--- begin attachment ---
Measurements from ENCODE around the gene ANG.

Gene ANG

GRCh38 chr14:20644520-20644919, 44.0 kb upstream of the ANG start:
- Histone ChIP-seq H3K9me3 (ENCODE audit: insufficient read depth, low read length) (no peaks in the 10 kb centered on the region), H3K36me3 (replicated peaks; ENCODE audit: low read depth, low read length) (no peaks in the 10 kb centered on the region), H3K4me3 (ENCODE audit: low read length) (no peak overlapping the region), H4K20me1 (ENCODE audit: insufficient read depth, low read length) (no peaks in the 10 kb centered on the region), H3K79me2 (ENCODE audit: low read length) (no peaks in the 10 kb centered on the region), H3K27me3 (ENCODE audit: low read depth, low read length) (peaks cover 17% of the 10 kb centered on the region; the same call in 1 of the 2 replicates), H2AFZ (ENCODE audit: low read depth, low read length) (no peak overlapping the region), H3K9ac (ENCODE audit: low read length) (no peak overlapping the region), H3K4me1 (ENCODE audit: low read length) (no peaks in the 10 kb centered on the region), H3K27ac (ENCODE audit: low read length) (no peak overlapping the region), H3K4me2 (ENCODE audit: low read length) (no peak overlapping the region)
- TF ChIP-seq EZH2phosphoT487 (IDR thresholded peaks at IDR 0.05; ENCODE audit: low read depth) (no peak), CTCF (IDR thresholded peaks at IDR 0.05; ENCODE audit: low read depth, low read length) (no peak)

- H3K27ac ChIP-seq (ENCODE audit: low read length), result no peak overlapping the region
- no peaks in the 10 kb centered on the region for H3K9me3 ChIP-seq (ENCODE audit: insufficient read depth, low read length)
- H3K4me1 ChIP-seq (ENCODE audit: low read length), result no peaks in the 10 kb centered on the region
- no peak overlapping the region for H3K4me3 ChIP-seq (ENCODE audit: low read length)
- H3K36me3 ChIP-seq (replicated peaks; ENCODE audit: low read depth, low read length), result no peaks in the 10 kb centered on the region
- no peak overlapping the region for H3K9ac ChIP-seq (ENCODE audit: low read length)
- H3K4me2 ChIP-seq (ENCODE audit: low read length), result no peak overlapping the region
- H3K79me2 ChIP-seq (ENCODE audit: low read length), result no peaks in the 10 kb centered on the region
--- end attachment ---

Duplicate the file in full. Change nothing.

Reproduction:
Measurements from ENCODE around the gene ANG.

Gene ANG

GRCh38 chr14:20644520-20644919, 44.0 kb upstream of the ANG start:
- Histone ChIP-seq H3K9me3 (ENCODE audit: insufficient read depth, low read length) (no peaks in the 10 kb centered on the region), H3K36me3 (replicated peaks; ENCODE audit: low read depth, low read length) (no peaks in the 10 kb centered on the region), H3K4me3 (ENCODE audit: low read length) (no peak overlapping the region), H4K20me1 (ENCODE audit: insufficient read depth, low read length) (no peaks in the 10 kb centered on the region), H3K79me2 (ENCODE audit: low read length) (no peaks in the 10 kb centered on the region), H3K27me3 (ENCODE audit: low read depth, low read length) (peaks cover 17% of the 10 kb centered on the region; the same call in 1 of the 2 replicates), H2AFZ (ENCODE audit: low read depth, low read length) (no peak overlapping the region), H3K9ac (ENCODE audit: low read length) (no peak overlapping the region), H3K4me1 (ENCODE audit: low read length) (no peaks in the 10 kb centered on the region), H3K27ac (ENCODE audit: low read length) (no peak overlapping the region), H3K4me2 (ENCODE audit: low read length) (no peak overlapping the region)
- TF ChIP-seq EZH2phosphoT487 (IDR thresholded peaks at IDR 0.05; ENCODE audit: low read depth) (no peak), CTCF (IDR thresholded peaks at IDR 0.05; ENCODE audit: low read depth, low read length) (no peak)

- H3K27ac ChIP-seq (ENCODE audit: low read length), result no peak overlapping the region
- no peaks in the 10 kb centered on the region for H3K9me3 ChIP-seq (ENCODE audit: insufficient read depth, low read length)
- H3K4me1 ChIP-seq (ENCODE audit: low read length), result no peaks in the 10 kb centered on the region
- no peak overlapping the region for H3K4me3 ChIP-seq (ENCODE audit: low read length)
- H3K36me3 ChIP-seq (replicated peaks; ENCODE audit: low read depth, low read length), result no peaks in the 10 kb centered on the region
- no peak overlapping the region for H3K9ac ChIP-seq (ENCODE audit: low read length)
- H3K4me2 ChIP-seq (ENCODE audit: low read length), result no peak overlapping the region
- H3K79me2 ChIP-seq (ENCODE audit: low read length), result no peaks in the 10 kb centered on the region